23 May 2012
Last updated at 02:17
Royal Wootton Bassett, in Wiltshire, is used to hundreds of people lining its streets. Since 2007, corteges of British soldiers killed abroad have passed through the town from RAF Lyneham as part of their repatriation.
But now the people of Royal Wootton Bassett have been preparing for a very different occasion – the arrival of the Olympic torch. The torch relay, which began at Land's End on Saturday, is scheduled to pass through the town at about 12:45 BST.
The corteges of the British soldiers no longer pass through the town. Peter Doyle, a councillor, said he was very proud of its role and hoped it had set a good example for others to follow.
The Wiltshire town, which became the first in more than 100 years to get the title of Royal, has been preparing for the torch relay for the past year. Piper and former Hercules pilot Sam Wright, 67, will play as the Olympic torch enters and leaves the streets.
David Williams is Royal Wootton Bassett's CCTV supervisor. He will be monitoring the screens as the torch passes through the area. He said he had the best seat to watch the event.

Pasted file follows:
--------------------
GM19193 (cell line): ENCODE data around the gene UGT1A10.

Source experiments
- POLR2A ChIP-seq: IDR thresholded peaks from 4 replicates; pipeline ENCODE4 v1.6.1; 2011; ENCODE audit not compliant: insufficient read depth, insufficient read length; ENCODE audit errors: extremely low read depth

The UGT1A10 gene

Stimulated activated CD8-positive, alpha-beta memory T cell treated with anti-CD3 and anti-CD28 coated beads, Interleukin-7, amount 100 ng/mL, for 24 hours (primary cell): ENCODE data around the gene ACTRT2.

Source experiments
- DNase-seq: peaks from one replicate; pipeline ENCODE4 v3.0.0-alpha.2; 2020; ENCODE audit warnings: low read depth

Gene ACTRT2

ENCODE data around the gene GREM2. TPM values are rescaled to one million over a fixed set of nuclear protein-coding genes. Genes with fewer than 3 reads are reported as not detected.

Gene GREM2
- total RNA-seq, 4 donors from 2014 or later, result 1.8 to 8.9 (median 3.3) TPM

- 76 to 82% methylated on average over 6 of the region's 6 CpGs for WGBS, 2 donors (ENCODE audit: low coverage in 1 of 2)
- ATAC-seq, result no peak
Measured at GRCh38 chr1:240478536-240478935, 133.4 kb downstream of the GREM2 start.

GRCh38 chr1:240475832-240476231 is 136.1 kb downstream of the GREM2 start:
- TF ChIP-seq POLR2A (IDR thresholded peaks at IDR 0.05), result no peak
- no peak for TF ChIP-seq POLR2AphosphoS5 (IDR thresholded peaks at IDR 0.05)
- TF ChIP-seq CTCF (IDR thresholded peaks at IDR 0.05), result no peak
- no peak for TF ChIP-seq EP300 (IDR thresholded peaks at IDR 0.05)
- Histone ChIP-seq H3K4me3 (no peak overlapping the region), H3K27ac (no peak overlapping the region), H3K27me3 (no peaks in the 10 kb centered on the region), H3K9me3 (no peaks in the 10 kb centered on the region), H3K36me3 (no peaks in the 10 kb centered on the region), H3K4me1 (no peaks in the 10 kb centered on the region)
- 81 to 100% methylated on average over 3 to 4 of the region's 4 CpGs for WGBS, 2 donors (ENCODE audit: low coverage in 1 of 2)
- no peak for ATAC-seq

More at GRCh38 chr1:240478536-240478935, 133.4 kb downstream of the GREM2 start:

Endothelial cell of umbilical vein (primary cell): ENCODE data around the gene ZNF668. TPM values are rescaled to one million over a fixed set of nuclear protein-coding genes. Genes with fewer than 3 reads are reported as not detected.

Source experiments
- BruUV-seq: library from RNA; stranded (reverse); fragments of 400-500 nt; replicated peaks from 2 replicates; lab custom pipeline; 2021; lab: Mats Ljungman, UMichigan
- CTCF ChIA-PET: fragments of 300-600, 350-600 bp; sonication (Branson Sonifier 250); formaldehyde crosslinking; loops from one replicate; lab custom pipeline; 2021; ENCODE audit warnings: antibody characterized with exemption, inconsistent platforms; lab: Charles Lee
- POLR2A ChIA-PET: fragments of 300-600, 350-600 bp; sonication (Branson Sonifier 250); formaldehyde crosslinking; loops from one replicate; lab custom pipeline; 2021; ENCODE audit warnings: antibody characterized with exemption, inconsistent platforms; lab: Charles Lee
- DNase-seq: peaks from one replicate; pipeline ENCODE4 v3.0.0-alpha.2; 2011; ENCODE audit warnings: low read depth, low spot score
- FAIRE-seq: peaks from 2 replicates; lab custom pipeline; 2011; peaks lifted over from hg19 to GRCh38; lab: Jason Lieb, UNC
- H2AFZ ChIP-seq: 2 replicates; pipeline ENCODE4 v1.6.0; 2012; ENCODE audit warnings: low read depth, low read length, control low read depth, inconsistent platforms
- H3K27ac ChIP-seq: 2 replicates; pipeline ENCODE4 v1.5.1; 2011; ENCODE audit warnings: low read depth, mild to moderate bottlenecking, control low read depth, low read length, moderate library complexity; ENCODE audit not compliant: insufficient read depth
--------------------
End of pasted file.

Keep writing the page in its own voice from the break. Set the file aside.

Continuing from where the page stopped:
Staff at the town council hold bunting made by a local Girl Guides group. About 1.500 metres of the decoration has been prepared for the relay.
The council's groundsmen have been making sure the flower beds are bright and colourful along the route.
Wiltshire Police's main role on the day will be to make sure people are safe and that the roads are clear. Insp Chris Martin said Royal Wootton Bassett could potentially see 18,000 people watch the relay on Wednesday.
Peter Gray, 73, is the vice chairman of the British Legion. He has been in charge of the town's flag since repatriations began in 2007. He said the torch relay would make a difference with it not being a sad occasion.
Resident Richard Griffiths, 85, was an Olympic torchbearer in 1948. He said: "I wish I was carrying it tomorrow, I don't think there's many of us [1948 torchbearers] left." A sign has been made for Mr Griffiths which recognises his achievement at the last London Olympic Games.